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First World War Civilian Internment Camp identity tag

Date made: 1915

Maker: unknown

Description: A brass disc stamped '4106'. An identity tag belonging to Austrian prisoner, civilian internee, Louis Pollack, who was held in the Douglas Civilian Internment Camp c.1915. (See MNH Archives M07378/M07383 for other items relating to Pollack.)

The entry for Louis Pollack (transcribed as Pollak) from the Douglas Camp Day Book is:
Received from Knockaloe 15th November 1915. Transferred to Ripon 7th March 1919. (MS 09319/1;page 129)

He appears on the 1911 Census as Louis Pollak, age 32 a Commission Agent in India Rubber, living at 13 Ellesmere Road, Chorlton cum Hardy, Manchester. The ICRC database shows him on a list dated 7/11/1914 with the same address but adds: 'Landsturm Inf Regt 4' indicating that he was an army reservist.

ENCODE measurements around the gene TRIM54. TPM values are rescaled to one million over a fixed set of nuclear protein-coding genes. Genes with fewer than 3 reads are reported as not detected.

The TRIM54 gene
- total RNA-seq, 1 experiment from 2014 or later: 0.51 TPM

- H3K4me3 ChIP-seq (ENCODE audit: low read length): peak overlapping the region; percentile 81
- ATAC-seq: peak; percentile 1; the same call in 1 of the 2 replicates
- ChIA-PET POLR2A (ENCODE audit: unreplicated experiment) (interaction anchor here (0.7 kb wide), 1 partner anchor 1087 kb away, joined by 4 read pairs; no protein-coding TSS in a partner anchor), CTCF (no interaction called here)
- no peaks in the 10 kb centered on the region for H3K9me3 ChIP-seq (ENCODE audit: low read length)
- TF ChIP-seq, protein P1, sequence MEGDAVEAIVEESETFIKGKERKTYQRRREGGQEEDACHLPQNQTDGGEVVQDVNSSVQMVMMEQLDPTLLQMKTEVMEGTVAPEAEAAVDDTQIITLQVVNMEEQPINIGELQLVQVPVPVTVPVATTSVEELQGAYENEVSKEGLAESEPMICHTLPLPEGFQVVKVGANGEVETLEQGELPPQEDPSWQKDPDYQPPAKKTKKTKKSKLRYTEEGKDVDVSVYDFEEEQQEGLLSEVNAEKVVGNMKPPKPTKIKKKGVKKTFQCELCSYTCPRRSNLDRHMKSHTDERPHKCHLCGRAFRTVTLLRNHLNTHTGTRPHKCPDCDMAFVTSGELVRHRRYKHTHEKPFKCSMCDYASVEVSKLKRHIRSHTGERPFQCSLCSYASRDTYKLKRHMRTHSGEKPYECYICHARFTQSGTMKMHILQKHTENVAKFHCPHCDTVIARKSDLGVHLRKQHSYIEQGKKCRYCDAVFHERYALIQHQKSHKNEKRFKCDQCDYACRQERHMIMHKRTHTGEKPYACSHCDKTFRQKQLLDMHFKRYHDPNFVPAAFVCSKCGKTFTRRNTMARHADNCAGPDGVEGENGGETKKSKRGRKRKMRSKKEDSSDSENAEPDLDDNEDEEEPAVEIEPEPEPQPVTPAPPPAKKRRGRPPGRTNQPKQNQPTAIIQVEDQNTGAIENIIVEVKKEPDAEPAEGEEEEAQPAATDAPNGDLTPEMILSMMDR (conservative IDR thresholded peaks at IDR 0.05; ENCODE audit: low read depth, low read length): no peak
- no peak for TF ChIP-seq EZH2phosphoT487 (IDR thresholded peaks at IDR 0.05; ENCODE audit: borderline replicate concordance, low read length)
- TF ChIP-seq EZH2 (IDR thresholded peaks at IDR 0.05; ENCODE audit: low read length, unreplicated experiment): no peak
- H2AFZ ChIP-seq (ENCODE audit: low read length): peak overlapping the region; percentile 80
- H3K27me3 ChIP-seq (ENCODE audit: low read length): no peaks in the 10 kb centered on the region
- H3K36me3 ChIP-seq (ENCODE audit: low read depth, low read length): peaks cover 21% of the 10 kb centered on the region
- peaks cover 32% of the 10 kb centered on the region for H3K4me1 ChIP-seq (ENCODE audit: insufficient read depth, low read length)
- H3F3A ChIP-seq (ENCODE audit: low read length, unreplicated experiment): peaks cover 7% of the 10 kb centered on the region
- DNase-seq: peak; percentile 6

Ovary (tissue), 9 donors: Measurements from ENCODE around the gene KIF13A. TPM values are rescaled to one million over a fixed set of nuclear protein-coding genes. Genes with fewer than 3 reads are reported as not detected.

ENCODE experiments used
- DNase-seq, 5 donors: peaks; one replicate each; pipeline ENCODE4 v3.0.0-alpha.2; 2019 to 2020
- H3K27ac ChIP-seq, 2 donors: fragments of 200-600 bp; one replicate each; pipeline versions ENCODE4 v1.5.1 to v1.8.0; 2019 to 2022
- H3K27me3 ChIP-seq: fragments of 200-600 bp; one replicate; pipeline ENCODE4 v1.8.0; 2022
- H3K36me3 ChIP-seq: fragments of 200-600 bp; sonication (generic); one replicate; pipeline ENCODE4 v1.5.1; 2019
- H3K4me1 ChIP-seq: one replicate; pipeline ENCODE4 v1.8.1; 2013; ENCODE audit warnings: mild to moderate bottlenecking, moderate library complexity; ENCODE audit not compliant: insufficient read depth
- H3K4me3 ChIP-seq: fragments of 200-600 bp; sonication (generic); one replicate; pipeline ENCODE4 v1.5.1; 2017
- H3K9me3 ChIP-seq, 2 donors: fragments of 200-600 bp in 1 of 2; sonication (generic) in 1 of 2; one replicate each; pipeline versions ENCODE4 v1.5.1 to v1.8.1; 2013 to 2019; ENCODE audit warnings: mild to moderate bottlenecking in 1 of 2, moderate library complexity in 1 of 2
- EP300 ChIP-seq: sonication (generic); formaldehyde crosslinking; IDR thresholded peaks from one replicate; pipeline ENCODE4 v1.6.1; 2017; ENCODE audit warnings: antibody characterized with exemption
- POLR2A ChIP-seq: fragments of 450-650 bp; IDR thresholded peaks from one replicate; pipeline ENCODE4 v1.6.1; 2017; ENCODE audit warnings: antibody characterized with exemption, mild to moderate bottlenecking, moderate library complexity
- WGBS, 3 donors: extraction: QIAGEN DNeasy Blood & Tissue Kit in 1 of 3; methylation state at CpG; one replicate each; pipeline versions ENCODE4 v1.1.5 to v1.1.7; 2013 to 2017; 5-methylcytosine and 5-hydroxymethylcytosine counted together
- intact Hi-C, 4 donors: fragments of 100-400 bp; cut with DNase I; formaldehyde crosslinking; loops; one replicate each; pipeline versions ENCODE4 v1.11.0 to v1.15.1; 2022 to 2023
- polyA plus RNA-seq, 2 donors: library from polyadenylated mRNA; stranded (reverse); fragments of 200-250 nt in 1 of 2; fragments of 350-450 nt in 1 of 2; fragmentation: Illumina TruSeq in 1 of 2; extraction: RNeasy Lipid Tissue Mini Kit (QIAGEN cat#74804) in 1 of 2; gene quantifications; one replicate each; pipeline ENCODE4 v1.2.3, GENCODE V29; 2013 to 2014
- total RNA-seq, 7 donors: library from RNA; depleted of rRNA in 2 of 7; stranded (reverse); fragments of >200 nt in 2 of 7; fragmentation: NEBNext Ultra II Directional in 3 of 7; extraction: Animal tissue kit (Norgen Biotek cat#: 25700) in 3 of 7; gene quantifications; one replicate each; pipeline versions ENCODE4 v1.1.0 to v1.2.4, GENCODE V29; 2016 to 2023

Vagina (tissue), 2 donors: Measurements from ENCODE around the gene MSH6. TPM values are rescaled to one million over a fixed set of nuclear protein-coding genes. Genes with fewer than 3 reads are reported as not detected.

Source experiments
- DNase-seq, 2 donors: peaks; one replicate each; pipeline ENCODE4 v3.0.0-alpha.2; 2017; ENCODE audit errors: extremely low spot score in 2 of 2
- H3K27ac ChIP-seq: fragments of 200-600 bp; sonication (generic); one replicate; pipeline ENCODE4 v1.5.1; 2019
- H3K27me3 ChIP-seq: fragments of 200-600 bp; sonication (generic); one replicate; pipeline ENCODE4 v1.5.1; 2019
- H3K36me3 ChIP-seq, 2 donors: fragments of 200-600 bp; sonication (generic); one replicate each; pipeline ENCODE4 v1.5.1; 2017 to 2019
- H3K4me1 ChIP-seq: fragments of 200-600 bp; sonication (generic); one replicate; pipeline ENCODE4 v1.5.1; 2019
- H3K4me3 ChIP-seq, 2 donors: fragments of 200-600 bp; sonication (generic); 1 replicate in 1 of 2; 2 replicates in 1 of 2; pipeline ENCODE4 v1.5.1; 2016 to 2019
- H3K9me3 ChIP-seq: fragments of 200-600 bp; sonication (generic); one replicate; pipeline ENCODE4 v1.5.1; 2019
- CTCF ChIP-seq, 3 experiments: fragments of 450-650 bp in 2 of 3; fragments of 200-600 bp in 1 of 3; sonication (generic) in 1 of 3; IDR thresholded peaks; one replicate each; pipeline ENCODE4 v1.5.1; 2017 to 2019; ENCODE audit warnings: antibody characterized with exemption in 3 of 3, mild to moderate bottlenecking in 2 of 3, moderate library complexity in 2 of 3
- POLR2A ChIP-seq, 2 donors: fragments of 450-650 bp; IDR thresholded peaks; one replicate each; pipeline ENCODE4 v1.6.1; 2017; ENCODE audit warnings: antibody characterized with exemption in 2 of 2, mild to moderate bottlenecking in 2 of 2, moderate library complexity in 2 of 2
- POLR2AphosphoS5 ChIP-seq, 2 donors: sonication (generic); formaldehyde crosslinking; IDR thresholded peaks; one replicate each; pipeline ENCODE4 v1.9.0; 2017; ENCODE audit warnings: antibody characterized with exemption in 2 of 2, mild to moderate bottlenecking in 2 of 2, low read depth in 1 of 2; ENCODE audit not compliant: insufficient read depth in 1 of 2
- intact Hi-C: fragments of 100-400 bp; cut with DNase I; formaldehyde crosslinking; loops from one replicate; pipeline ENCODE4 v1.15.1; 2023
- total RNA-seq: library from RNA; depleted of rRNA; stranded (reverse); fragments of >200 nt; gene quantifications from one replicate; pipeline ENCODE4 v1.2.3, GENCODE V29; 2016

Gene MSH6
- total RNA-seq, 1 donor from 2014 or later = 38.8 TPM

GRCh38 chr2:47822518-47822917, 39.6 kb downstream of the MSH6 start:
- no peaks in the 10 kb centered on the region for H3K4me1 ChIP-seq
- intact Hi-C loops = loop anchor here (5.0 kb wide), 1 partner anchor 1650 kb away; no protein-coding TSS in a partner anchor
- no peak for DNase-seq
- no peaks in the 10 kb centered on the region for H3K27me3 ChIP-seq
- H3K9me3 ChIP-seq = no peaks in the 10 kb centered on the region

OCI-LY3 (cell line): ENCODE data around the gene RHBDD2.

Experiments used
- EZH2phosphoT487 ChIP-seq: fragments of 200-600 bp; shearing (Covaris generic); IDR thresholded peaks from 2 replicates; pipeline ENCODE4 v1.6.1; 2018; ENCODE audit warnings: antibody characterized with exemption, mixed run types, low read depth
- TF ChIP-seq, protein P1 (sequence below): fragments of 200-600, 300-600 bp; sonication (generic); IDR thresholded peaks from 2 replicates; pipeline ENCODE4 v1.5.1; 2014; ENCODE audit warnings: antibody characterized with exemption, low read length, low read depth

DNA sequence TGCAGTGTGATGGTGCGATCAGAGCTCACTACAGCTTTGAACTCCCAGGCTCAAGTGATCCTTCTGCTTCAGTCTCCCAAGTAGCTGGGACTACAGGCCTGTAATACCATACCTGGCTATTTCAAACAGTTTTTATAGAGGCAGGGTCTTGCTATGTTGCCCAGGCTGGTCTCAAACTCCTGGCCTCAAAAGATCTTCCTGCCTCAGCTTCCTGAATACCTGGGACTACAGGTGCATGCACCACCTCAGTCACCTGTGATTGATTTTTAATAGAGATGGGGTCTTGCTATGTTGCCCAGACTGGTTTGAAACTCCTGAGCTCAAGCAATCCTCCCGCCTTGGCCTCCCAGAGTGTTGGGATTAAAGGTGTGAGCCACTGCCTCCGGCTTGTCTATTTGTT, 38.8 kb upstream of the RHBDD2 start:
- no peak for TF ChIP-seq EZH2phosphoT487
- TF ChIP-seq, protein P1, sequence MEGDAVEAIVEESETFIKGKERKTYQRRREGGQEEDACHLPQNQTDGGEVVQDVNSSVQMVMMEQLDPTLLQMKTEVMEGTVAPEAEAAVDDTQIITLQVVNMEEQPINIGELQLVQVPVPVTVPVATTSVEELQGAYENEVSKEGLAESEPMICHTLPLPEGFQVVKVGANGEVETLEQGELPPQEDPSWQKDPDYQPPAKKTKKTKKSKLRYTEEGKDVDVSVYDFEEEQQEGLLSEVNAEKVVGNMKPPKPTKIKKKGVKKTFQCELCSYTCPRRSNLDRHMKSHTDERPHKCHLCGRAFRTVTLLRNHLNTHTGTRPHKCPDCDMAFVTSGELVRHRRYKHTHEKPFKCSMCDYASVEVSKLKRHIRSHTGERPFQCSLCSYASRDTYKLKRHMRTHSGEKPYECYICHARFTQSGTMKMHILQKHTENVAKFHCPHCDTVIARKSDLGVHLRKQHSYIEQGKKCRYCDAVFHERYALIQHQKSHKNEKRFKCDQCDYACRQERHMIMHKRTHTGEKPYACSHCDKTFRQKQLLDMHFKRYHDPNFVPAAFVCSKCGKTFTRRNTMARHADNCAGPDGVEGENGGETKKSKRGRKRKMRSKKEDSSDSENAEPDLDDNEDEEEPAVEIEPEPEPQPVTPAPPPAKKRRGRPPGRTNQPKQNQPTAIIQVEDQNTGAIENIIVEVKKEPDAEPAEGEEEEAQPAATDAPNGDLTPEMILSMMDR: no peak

During the First World War (1914-1918) the Isle of Man was used as an internment base for civilian ‘enemy aliens’. They were held in two camps, a requisitioned holiday camp in Douglas and a purpose built camp located at Knockaloe near Peel on the west coast of the Island. These held at their peaks over 4,000 and 23,000 men in some cases for nearly five years between opening in 1914 and final closure in 1919. Over 30,000 men passed through Knockaloe between 1914 and 1919.

Measurements: overall: x 3.1 cm

Materials: brass

Object name: Identity tag

Collection: Social History Collection

ID Number: 2002-0170



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